Tommy saw the ball was short. He lowered his head and shot forward. He never stopped at third. He spun on the toe of his right foot and raced for home. There was no looking back, and no excuse if he failed. He’d made the choice to go for it on his own, and he was stuck with it. He heard the players of both teams screaming. He saw the odd, green sunlight glitter off the catcher’s mask. It gave the man’s glove a slick, strange sheen. He saw Cappy behind the backstop, fingers gripping the mesh tightly and features taut with excitement. Tommy closed on the plate and saw in the catcher’s eyes that the ball was incoming.
Two choices. Hit the man head on, a man twice his size, age, and experience and try to knock the ball free, or slide. Make it past this ape and touch that bag. Instinct took over.
Tommy hit the dirt. He feinted to his right, drove left and hooked he leg. He passed the catcher and saw the man reach. He heard the solid THUNK of the ball striking leather and sensed the lightning strike of those meaty arms. With a grunt, Tommy arched and dragged his toe, felt it strike the plate, slide over, then felt the ball and glove collide with his thigh. Dust rose all around him. He choked on it, and he was momentarily blinded. He heard the screaming of the players, but he couldn’t hear what they said.
“You did it kid!” Cappy’s voice burst through. It was right at his ear. Tommy heard it clearly, but Cappy’s voice was a whisper. It faded like the hiss of wind through grass.
Tommy closed his eyes and lay very still in the dirt. Then, shaking his head, he rose and dusted himself off. The sun was high in the sky, bright and clear. He looked around, blinked, and backed toward the dugout. He started slow, but picked up speed, staring first at the plate, then at the field. It was empty. No one was in sight, though the dust kicked up in his run from third still hung in the air.
He ran to the dugout and glanced inside. Nothing but dust met his gaze. He ran past the dugout to the street, scanned the road in either direction, but there was no sign of the bus. No sign that either team had been there. He looked up and saw that the sun had only progressed slightly in its path across the late afternoon sky.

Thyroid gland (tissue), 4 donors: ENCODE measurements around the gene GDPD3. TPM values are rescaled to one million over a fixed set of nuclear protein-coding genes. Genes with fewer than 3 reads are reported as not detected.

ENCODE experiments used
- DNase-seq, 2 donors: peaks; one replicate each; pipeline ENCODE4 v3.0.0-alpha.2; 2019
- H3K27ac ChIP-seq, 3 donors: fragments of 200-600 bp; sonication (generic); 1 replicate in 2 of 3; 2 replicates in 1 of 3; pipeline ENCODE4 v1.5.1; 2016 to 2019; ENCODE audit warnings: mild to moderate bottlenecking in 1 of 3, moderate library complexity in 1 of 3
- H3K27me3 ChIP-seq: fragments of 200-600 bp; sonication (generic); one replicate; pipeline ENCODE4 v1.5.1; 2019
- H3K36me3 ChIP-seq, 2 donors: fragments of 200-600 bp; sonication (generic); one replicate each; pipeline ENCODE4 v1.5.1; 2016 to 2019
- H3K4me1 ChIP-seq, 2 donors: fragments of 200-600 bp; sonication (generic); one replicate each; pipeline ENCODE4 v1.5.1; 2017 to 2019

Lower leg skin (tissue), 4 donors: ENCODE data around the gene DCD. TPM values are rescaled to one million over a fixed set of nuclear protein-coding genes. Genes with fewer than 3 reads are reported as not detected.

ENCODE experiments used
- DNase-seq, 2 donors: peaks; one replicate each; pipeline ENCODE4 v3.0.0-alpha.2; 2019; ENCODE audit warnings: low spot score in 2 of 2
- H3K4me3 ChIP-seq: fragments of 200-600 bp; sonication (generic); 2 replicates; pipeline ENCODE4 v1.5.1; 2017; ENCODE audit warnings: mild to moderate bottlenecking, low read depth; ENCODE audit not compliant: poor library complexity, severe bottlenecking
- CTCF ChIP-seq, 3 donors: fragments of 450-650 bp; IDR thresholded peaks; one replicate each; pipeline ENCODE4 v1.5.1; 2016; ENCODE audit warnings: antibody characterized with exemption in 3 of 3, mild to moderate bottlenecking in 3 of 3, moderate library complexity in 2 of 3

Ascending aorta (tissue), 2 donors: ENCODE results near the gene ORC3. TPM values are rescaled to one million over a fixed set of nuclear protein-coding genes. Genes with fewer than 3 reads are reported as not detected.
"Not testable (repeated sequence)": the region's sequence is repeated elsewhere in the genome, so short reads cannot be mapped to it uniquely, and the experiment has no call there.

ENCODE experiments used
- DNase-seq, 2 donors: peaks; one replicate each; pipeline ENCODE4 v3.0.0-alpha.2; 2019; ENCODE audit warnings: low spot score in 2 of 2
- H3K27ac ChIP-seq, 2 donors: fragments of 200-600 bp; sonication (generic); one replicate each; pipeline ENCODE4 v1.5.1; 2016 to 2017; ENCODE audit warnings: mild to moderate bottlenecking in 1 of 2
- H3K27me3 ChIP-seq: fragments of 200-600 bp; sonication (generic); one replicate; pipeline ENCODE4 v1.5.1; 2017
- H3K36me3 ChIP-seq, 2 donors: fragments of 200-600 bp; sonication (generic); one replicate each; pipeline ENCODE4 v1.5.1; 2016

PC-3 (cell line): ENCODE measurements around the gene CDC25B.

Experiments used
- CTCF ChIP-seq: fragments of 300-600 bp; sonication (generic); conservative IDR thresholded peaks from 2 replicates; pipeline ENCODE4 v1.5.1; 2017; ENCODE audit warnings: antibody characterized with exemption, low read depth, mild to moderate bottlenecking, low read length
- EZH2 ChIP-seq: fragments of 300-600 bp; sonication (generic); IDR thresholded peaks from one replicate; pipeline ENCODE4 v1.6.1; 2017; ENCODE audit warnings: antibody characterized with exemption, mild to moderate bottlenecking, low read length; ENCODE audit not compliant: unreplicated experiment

He turned back and walked onto the field. The solitude was palpable. He stood shaking and stared out over the desolate scene; unable to comprehend it’s emptiness. It was so silent that when Tommy heard a cough behind him, andhe bolted.
He didn’t see the lone man step down from the stands, brush off his pants, shake his head and wander onto the field.
He didn’t grab his bag, his work boots, or even the Ravens ball cap that fluttered to the ground behind him. He ran until the field was out of sight, and then ran some more, his cleats clattering and skidding on the street. He barely missed running into the side of a slowly moving cab, bounced off, and continued off down the street. His heart hammered, and he still saw the angry glare in the pitcher’s eye as they’d stared one another down on that final play. That was the point that things grew hazy.
He knew he had to get back to town.
There were still roadblocks near the bridge. Tommy flagged down another cab.
“Can you get across the bridge?” Tommy asked, his voice shaky.
The man stared at him. He took in Tommy’s bedraggled, sweaty appearance and stared a long time at the word ‘Ravens’ emblazoned on Tommy’s shirt. He nodded. “Might take a little while, but they got traffic moving. I can get you where you’re going.”
Tommy gave the driver his address, slipped into the back seat, leaned his head on his knees, and tried to think. He was drained, as tired as he’d ever been in his life, and his head pounded. He couldn’t sort one thought from the next. He needed to get back, to get to the clubhouse and find Cappy. He had to ask the old man what had happened. If they’d left him on the field like that, maybe hurt, he deserved to know why. If something else was wrong…
The cabby broke the silence.
“You okay son?” the guy asked. They crawled through traffic and neared the bridge. He didn’t even glance into his rearview to see if Tommy was listening. Tommy didn’t reply, but the driver continued.
“Hell of a thing,” the man said. “Hell of a thing. The whole team, dead. Bus driver tried to stop it, but they just tipped over into the ditch on Market. The guy in the truck lived, but the gas tank on the bus exploded. Hell, I have season tickets for The Ravens. I mean, who am I gonna watch now?”
Tommy stiffened as if he’d been slapped.
“The Ravens?” he whispered.
The driver heard him, and nodded. “Yeah, didn’t you know? Isn’t that a Ravens uniform you’re wearing? How come you weren’t on that bus?”